Japanese Katana is famous not only for its sharpness but also for the artistic value. Let’s see the secret of this rare combination, the functionality as a strongest weapon and the beauty as an art, and its manufacturing process.
Characteristics of Japanese Katana
Japanese Katana is a general term for swords made by a method unique to Japan. Generally, it refers to a single-edged blade with a curve, which appeared after the Heian period.
The characteristic of Japanese Katana is often described as “does not break, does not bend, and cut well”. They are contradictory specifics, as the sharpness makes it easier to break, or the flexibility to avoid the break makes it easier to bend, however those features have been successfully achieved parallelly through various efforts, made over the time, in the manufacturing process.
Especially the sharpness is the biggest feature of Japanese Katana. Japanese people do not have a good physique so that it was extremely difficult to swing a heavy and strong sword for a long time. Pursuing the sharpness to effectively fight against the enemies, the functionality resulted in slim and sophisticated beauty.
The secret of the outstanding sharpness of Japanese Katana lies in many complicated manufacturing processes.
“Tamahagane” iron, a material used for Japanese Katana, is produced by the "Tatara” method. Tatara is an ancient iron-making technology in Japan by putting iron sand into a furnace charcoal and melting it. Tamahagane contains high-quality steel and extremely few impurities that cause brittleness. It is an indispensable material for making Japanese Katana.
Here we introduce a common method of making Katana.
Tamahagane is melted at a low temperature, hammered and streched, cut into small pieces of about 2 to 3 cm square, and then sorted into hard and soft ones. Hard steel contains a large amount of carbon and is used for "Kawagane" on the outside of the blade, and soft steel contains a small amount of carbon and is used for "Shingane" in the inner of the blade.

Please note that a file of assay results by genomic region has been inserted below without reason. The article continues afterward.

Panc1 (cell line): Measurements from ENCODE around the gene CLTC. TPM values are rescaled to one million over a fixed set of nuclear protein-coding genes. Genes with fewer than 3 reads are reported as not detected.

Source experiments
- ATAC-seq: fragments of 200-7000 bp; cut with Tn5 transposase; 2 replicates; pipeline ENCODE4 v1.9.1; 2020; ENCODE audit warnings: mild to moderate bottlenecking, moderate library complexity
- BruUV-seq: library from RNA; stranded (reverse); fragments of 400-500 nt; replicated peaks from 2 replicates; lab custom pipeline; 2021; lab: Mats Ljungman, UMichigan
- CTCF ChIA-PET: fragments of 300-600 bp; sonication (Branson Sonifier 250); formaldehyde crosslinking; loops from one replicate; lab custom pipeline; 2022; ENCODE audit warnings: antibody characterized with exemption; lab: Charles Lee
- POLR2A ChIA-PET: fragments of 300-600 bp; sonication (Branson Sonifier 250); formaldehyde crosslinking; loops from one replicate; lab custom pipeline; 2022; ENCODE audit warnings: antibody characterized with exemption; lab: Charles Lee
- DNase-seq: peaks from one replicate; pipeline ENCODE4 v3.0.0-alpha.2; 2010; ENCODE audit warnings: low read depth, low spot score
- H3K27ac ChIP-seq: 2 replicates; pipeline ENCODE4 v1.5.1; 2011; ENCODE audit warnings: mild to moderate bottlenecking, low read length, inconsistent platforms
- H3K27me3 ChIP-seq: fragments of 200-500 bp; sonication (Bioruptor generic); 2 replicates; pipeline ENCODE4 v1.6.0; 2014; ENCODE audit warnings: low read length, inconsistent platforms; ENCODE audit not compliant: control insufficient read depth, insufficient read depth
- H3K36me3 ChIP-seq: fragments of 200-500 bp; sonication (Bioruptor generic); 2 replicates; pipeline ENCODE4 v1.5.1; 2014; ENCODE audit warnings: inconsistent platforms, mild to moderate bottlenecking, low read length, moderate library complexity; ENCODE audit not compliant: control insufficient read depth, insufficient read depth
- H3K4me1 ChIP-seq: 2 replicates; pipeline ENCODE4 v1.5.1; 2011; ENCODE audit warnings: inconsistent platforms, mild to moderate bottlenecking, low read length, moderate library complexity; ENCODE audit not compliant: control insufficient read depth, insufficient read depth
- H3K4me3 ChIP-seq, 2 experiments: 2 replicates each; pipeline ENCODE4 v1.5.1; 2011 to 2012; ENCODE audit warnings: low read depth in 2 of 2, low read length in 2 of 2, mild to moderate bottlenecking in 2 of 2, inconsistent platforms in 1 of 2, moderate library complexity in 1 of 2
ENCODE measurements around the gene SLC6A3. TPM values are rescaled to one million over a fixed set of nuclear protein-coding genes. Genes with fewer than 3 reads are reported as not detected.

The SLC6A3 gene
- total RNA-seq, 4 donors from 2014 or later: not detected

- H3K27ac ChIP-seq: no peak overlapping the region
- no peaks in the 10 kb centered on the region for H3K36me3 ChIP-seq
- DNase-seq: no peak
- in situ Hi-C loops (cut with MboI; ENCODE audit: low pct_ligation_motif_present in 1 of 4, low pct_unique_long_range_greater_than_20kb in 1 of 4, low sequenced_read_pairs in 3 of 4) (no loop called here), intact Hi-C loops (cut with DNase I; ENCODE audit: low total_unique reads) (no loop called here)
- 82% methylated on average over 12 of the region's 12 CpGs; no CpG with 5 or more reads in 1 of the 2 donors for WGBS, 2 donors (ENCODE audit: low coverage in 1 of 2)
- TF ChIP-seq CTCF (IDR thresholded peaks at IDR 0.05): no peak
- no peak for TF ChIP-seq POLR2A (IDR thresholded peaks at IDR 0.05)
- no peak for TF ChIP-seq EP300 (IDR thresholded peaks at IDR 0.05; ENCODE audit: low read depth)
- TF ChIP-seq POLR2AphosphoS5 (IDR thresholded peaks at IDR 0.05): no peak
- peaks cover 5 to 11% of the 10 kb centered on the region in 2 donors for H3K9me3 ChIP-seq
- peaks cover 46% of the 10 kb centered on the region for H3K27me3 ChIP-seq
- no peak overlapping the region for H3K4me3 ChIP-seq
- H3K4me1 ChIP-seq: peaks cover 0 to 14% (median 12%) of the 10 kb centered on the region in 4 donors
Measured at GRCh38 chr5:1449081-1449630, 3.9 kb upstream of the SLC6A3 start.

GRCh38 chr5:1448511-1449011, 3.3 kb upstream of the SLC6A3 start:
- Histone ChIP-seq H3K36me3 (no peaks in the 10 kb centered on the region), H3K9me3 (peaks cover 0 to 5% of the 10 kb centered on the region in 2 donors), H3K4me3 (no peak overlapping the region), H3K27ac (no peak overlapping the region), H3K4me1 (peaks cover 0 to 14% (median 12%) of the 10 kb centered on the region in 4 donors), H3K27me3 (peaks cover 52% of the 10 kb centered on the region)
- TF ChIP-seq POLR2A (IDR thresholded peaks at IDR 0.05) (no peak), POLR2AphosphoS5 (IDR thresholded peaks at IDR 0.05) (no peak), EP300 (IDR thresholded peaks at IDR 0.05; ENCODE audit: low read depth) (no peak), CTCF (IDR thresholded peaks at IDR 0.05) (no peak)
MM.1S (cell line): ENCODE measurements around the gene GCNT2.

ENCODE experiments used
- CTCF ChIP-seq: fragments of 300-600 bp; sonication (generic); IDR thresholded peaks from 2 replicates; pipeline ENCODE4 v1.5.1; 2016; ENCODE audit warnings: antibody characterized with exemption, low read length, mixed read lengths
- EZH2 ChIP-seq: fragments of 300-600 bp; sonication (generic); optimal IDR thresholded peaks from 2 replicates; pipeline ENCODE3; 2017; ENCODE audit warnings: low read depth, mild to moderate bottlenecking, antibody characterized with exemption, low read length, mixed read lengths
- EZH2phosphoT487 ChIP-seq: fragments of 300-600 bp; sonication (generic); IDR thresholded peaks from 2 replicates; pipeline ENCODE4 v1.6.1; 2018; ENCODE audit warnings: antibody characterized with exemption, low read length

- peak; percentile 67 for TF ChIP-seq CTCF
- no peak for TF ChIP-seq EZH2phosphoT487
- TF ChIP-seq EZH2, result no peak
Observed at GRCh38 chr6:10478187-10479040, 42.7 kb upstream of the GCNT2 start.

Piling and Folding:
The same type of Tamahagane is piled up, put in a furnace again and melted at high temperature to make one lump. This process is called "Wakashi” boiling in blacksmith terminology. After boiling, "Tanren” is performed by hitting and folding. By repeating this process, the impurities are further removed. After about 15 times, the iron lump becomes a 33,000 layers of steel, creating the toughness of Japanese Katana.
Heating and Quenching:
Shingane is wrapped by Kawagane, and stretched into the shape of Katana. This double structure, soft iron inside and hard iron outside, enables the above-mentioned features of "does not break, does not bend, and cuts well". After the shape is finished, it is finally "Yakiire" quenching. Heat the blade about 800 degrees then put it in the cool water to quench. In this way, Katana’s typical curve is formed.
Finishing and engraving:
Correct the bending and warping, and sharpen with a whetstone to finish the Katana beautifully. Finally, engrave the swordsmith's inscription on the Katana and it is done.
The culmination of craftsmanship
Japanese Katana is made of many parts, apart for the blade, such as “Saya” holder, “Nakago” grip, “Tsuka” handle to hold Nakago, “Tsuba” brim to prevent hands from touching the blade. In each area, there are specialized craftsmen.
In other words, Japanese Katana can only be made with the combined skills of various craftsmen, not just the swordsmith who makes the blade. It is the culmination of traditional Japanese crafts.